One of the so-called "Lost Boys of Sudan" is living in Storm Lake, but his heart remains in his homeland. He is dedicated to drawing attention to and raising money for children orphaned by civil war.
Stephen Chambang has experienced war and disruption from an early age. His father, a village chief in Sudan long before it was split into north and south, was killed when Stephen was just three. In 1983, Chambang was uprooted from his home country, driven across the Nile River to Ethiopia by unrelenting violence.
"I was 14 years old at that time," he says. "I spent almost 10 years of my life in a refugee camp in Ethiopia."
Many teenage Sudanese boys at that time were forced to pick up arms and join the fighting between Muslim factions in the north and Christian forces to the south. Chambang was one of the lucky ones, escaping decades of turmoil to the U.S. with the help of Church World Services. He has just returned to Storm Lake after 90 days in the war-ravaged region of East Africa, where thousands upon thousands of children have been orphaned by civil conflict. Thirty-eight hundred of these kids are at the Roaring Lion Orphanage operated by Chambang's mother, who the locals call Saint Elizabeth, and his sisters.
"Ninety percent of those children have no clothes or food," he says.
It is to help feed, clothe and medically treat these orphans that Chambang has established a nonprofit in Ethiopia, the Roaring Lion Mission.
"Right now, we're looking for humanitarian aid to save the lives of those young children," he says.
Chambang estimates some 400,000 refugees have crossed the border from South Sudan to Ethiopia since 2013. It was late in that year when civil war broke out in the world's youngest nation, which had broken away from Sudan just two years earlier. A power struggle quickly erupted between the president and his chief deputy, who he had sacked. The result has been chaos and starvation.
"We've never seen the good life," Chambang says.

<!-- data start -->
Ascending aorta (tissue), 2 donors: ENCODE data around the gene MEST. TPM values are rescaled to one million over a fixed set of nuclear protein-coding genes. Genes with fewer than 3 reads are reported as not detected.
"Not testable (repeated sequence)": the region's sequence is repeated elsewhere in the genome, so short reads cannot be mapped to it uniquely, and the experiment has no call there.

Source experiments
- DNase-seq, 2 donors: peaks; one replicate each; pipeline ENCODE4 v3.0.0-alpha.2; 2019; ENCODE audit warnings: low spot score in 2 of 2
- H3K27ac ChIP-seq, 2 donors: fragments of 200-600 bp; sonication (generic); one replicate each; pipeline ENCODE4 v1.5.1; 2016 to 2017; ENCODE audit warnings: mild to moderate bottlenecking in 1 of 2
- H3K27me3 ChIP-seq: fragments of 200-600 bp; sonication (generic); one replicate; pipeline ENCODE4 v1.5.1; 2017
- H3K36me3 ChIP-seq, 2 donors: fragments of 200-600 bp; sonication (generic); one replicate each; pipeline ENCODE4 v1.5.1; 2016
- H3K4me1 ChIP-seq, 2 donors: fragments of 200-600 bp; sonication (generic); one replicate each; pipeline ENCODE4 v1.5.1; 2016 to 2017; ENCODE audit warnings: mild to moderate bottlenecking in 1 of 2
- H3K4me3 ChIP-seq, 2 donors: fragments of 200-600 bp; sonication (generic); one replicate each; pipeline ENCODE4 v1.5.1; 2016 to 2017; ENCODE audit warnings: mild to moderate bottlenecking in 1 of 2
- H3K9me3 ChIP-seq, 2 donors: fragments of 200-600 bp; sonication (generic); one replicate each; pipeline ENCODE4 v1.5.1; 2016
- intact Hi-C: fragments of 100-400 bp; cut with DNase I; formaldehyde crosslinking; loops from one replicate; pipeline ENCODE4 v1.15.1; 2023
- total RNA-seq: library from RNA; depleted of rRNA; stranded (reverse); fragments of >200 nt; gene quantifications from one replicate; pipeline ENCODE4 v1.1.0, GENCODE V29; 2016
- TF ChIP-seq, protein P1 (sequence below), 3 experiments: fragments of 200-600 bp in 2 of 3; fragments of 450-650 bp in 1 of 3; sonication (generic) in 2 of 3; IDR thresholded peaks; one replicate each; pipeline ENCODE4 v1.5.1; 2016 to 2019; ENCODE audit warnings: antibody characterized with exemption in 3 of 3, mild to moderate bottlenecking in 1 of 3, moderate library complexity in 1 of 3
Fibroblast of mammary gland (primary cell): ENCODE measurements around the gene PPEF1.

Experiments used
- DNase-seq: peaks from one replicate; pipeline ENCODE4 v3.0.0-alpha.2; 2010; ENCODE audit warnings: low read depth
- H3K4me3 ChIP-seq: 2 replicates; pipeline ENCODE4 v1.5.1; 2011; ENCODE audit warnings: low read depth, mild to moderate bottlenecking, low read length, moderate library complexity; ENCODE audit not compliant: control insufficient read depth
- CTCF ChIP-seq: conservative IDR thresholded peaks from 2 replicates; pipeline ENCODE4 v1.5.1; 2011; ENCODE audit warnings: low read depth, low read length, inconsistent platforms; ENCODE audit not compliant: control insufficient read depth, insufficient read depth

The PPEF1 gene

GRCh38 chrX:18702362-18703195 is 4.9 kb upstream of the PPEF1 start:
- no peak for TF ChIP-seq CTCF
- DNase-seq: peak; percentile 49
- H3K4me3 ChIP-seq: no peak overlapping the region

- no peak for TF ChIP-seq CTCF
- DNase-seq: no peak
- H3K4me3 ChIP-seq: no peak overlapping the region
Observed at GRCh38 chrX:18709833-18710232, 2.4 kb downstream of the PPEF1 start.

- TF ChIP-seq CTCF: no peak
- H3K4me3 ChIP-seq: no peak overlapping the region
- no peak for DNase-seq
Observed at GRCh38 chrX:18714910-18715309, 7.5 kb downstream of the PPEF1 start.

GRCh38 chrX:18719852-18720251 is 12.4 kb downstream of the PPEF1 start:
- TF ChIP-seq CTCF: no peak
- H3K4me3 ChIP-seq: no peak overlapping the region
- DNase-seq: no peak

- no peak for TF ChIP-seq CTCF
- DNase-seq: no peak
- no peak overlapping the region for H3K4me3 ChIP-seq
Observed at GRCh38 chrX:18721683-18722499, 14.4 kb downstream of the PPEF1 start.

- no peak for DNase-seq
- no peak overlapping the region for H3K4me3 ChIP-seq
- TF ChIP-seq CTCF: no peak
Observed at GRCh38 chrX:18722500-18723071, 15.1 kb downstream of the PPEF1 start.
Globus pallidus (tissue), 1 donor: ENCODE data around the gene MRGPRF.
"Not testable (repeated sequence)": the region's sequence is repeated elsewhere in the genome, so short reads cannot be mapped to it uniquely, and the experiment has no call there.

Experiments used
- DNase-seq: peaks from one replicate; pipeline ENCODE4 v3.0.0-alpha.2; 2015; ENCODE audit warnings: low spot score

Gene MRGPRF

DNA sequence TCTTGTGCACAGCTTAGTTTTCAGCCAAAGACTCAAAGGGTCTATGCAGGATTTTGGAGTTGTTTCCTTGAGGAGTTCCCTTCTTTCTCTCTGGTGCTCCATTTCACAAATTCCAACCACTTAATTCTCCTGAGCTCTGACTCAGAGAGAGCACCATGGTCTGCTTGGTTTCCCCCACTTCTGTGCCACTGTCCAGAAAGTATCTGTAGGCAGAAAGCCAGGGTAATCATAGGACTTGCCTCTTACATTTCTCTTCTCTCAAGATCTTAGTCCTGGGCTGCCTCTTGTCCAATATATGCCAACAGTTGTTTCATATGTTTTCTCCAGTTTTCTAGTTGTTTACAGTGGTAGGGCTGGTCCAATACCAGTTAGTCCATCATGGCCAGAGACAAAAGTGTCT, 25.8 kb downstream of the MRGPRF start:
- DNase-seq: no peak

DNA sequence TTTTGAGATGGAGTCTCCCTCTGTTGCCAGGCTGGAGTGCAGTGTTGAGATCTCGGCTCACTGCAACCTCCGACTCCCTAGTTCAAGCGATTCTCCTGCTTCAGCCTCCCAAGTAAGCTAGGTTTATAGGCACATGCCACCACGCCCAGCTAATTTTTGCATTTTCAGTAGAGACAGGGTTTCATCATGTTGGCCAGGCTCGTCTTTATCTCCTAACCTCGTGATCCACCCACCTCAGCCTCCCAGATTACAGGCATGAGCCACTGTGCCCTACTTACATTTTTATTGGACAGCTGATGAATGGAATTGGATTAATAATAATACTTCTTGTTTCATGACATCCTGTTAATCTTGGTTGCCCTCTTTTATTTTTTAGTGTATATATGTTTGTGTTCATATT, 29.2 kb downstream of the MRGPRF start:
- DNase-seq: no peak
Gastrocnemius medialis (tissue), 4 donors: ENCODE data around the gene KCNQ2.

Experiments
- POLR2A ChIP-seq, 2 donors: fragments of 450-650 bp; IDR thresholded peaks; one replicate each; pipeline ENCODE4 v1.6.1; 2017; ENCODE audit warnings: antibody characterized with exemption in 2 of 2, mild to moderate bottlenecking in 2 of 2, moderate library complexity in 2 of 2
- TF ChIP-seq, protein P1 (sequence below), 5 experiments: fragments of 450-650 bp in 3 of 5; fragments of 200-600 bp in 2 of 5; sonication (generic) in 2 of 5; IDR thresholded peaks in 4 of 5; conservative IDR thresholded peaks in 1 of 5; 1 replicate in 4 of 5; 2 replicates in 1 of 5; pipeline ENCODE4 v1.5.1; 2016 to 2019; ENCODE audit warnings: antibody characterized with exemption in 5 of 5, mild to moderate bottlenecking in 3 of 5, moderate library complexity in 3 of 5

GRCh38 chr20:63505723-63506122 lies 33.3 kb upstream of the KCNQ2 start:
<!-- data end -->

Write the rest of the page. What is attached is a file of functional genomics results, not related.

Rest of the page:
Chambang is turning to Iowans for support to relieve the dire situation in his native country. He says as many as 10,000 South Sudanese refugees have settled in Iowa. Many of them have agricultural backgrounds, largely as cattle ranchers. Chambang would like to tap into the state's farming wisdom to develop a 240-acre plot of land he owns adjacent to the Roaring Lion Orphanage.
"I have 25 cows," he says. "So I'm providing some milk to those children."
Chambang paints a dark picture of modern-day life in South Sudan. Crumbling roads and bridges make it impossible to transport goods. Almost everyone on the street carries a weapon. On the bright side, he says, the country is rich in oil and minerals. International pressure is mounting to reach a peace deal in South Sudan. Recent negotiations resulted in a draft agreement signed by the rebel leader. But the president snubbed the deal, saying he needed 15 days to study it. Chambang says a cease fire may bring South Sudanese migrants home.
"We'd love to bring peace to the country," he says. "And then the people can move back to South Sudan."
In the meantime, Chambang says, South Sudan is no place to travel. Hostilities have killed more than 10,000 people, displaced more than two million and forced Stephen Chambang and his family into the mission of saving the lives of children at the Roaring Lion Orphanage.